• Mike Robeson at the University of Colorado maintains a page with multiple programs listed as Bioinformatics software for Mac OS X.
        • The Bioinformatics Organization, a nonprofit group in Hudson, Massachusetts, has posted the bioinformatics.org web pages. These offer a free membership and host open source software projects in bioinformatics. They also have a Molecular Linux listing of Linux programs to carry out bioinformatics tasks, which can be sorted by keywords.
        • On Wikipedia there is a List of phylogenetic tree visualization software at http://en.wikipedia.org/wiki/List_of_phylogenetic_tree_visualization_software
        • The University of California Museum of Paleontology page of Phylogenetics Software Resources at http://www.ucmp.berkeley.edu/subway/phylo/phylosoft.html . A few programs are listed, but there is a very nice list of software lists there.
        • Andrea Ramge, of Biomax Informatics AG, Martinsried, Germany has created the bioinformatik.de index of resources. It includes a list of software located at http://www.bioinformatik.de/cgi-bin/browse/Catalog/Software . The phylogeny programs listings there are located within the categories for different operating systems. The phylogeny software is under "Phylogenetic Analysis" within each operating system.
        • Richard Christen at the Université de Nice, France, has a list of Tree and Tree-software for visualisation and manipulations dealing with phylogenetic trees at http://bioinfo.unice.fr/biodiv/Tree_editors.html
        • Silvio Nihei at the University of São Paulo in Brazil has produced a list: Programas para Filogenia in Portugese. It concentrates on a small number of programs that mostly use parsimony methods.

        N ew programs waiting to be added

        This is a "waiting list" showing links to the web pages of many new phylogeny programs, which I have not yet had time to add to the main listing. They will be listed there, with a single web link and no detailed explanation. I hope that this list will gradually shrink as the new programs are put into the main listing. You can use the submission form here to submit new entries.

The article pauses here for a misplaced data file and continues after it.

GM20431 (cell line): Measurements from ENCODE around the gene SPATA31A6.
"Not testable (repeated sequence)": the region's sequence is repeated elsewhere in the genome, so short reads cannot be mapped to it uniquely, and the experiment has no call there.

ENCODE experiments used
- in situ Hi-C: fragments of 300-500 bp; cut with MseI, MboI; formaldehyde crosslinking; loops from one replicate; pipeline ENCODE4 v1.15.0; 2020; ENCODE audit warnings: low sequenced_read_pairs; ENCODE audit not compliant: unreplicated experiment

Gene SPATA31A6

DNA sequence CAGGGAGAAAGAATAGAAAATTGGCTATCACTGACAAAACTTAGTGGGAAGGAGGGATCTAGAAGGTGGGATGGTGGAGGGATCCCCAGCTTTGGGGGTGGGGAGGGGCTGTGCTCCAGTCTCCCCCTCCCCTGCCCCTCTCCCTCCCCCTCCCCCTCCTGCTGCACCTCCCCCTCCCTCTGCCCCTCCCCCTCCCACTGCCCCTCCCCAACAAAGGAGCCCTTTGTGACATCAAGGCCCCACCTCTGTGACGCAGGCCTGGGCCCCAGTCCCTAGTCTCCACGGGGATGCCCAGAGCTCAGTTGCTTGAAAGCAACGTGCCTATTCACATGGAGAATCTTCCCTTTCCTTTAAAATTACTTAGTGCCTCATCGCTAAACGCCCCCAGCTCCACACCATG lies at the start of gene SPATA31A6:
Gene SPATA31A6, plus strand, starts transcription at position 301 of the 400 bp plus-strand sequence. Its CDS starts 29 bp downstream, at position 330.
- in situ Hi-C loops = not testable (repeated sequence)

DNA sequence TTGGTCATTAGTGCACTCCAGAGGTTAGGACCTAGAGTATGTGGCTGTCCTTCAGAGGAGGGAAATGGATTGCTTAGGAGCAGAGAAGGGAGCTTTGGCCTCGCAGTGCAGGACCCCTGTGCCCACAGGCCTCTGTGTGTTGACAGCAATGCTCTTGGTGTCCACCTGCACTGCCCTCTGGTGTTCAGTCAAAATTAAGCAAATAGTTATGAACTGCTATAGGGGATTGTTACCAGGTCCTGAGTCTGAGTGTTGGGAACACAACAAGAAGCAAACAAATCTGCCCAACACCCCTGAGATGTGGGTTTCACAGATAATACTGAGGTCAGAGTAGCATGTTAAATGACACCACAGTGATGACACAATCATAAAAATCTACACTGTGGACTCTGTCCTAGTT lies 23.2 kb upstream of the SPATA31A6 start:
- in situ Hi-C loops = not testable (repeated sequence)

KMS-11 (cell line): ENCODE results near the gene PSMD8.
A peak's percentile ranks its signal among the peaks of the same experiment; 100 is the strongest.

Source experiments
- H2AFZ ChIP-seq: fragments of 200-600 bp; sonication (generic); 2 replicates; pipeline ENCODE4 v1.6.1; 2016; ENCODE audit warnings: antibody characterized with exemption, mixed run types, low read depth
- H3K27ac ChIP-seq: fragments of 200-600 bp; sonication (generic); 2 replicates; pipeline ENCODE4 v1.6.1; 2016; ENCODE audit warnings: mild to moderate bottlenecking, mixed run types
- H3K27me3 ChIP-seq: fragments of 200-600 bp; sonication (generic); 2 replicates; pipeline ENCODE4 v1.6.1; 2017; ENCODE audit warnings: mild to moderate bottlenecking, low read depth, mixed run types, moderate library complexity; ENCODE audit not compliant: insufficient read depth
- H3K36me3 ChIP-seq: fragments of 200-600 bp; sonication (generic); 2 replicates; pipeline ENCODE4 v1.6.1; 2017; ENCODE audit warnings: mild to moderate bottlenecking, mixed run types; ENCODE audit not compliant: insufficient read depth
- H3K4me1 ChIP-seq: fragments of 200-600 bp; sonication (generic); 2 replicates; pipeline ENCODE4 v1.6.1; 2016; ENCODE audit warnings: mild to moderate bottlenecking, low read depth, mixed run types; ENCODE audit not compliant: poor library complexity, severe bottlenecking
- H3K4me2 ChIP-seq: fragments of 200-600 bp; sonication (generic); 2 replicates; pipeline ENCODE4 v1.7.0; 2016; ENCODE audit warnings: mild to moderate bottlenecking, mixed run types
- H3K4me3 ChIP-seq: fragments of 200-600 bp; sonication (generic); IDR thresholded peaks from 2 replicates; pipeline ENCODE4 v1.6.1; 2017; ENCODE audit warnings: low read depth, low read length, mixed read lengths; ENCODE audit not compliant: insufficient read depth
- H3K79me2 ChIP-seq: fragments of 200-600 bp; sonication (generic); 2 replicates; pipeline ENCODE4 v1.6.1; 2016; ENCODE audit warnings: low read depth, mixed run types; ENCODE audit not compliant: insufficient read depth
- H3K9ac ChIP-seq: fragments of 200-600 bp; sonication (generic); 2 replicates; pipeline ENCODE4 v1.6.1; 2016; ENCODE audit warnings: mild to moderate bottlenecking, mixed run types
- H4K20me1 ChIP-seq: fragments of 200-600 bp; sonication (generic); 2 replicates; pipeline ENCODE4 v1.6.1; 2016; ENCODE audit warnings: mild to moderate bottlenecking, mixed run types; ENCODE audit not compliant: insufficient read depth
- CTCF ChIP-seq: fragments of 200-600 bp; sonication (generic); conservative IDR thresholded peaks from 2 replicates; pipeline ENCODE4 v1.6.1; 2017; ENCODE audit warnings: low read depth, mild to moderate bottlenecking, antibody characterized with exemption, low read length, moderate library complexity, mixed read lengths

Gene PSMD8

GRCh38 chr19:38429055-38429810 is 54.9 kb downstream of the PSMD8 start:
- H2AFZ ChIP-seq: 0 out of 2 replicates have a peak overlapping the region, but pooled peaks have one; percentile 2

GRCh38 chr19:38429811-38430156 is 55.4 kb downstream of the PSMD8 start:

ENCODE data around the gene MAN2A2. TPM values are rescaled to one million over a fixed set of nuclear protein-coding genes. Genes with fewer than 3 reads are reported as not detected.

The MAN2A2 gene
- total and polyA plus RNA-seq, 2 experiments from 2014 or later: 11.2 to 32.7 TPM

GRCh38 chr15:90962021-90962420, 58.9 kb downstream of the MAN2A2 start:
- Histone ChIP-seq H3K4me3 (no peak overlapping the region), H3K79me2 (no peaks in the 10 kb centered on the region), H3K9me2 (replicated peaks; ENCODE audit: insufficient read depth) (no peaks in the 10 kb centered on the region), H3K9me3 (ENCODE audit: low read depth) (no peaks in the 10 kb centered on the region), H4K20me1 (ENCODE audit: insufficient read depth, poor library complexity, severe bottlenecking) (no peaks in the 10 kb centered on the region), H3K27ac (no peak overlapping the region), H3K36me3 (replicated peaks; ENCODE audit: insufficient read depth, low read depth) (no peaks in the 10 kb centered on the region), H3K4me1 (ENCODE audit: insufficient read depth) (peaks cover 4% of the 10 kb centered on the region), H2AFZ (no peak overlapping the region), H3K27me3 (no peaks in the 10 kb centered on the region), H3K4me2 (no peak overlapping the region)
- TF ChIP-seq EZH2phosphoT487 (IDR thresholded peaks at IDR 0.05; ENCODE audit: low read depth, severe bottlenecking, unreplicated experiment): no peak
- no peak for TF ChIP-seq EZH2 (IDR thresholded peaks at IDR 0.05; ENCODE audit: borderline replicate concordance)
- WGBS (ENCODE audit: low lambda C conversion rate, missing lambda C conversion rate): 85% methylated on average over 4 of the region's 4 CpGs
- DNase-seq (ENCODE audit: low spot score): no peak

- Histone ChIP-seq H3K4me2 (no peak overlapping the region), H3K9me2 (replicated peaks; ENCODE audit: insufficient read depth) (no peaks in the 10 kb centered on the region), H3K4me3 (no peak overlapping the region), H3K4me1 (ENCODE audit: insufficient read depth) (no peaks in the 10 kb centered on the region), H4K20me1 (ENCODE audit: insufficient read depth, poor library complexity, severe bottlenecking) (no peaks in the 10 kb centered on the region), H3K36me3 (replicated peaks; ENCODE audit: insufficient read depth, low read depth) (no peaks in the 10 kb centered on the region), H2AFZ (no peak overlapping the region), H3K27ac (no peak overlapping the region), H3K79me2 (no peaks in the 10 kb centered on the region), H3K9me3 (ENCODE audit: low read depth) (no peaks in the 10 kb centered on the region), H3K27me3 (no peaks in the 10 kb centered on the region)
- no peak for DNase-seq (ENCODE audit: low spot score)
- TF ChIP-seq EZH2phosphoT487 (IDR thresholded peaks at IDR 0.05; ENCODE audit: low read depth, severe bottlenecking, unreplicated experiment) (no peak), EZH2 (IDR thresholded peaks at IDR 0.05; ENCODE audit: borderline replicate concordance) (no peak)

These are waiting to be added:

        • ADAPTSITE, intended to estimate positive and negative selection at a single amino acid site.
        • PhyRe infers adequacy of taxon sampling for phylogenetic studies.
        • phylobase is an R package that contains a class of functions for comparative methods, incorporating one or more trees and trait data.
        • PhyML-mixtures, a PhyML version for mixture of amino acid models (EX2, EX3, EHO, UL2, and UL3).
        • PhyD*, Fast NJ-like algorithms to deal with incomplete distance matrices.
        • SDM a fast distance-based approach for tree and supertree building in phylogenomics.
        • SSIMUL does speciation signal extraction from multigene families.
        • Clearcut carries out Relaxed Neighbor Joining (RNJ), a faster NJ-like distance method.
        • MP-EST (also described here) uses trees from different loci to infer a species tree by a pseudo-maximum-likelihood method.
        • TreeRogue, an R script for getting trees from published figures of them.
        • Serial NetEvolve simulation program evolves serially-sampled sequences with or without recombination.
        • Rococo reconstructs ancestral gene clusters for a multigene family on a given tree.
        • (27 May 2012) Adding one entry from the Waiting List each week, have caught up with submissions submitted through the web form, and am populating a new column in the cross-referenced table, one for multiplatform interpreted code such as Java, Perl, Python, R, and MatLab. The Java programs are entered in that column. After this I will put the others in it, then go back to the main Phylogeny Programs front web page and put in a software category for these interpreters. If you have a new program, or an old one that I don't list, don't wait for me to find it by myself -- I still don't have time to, so use the web submission form.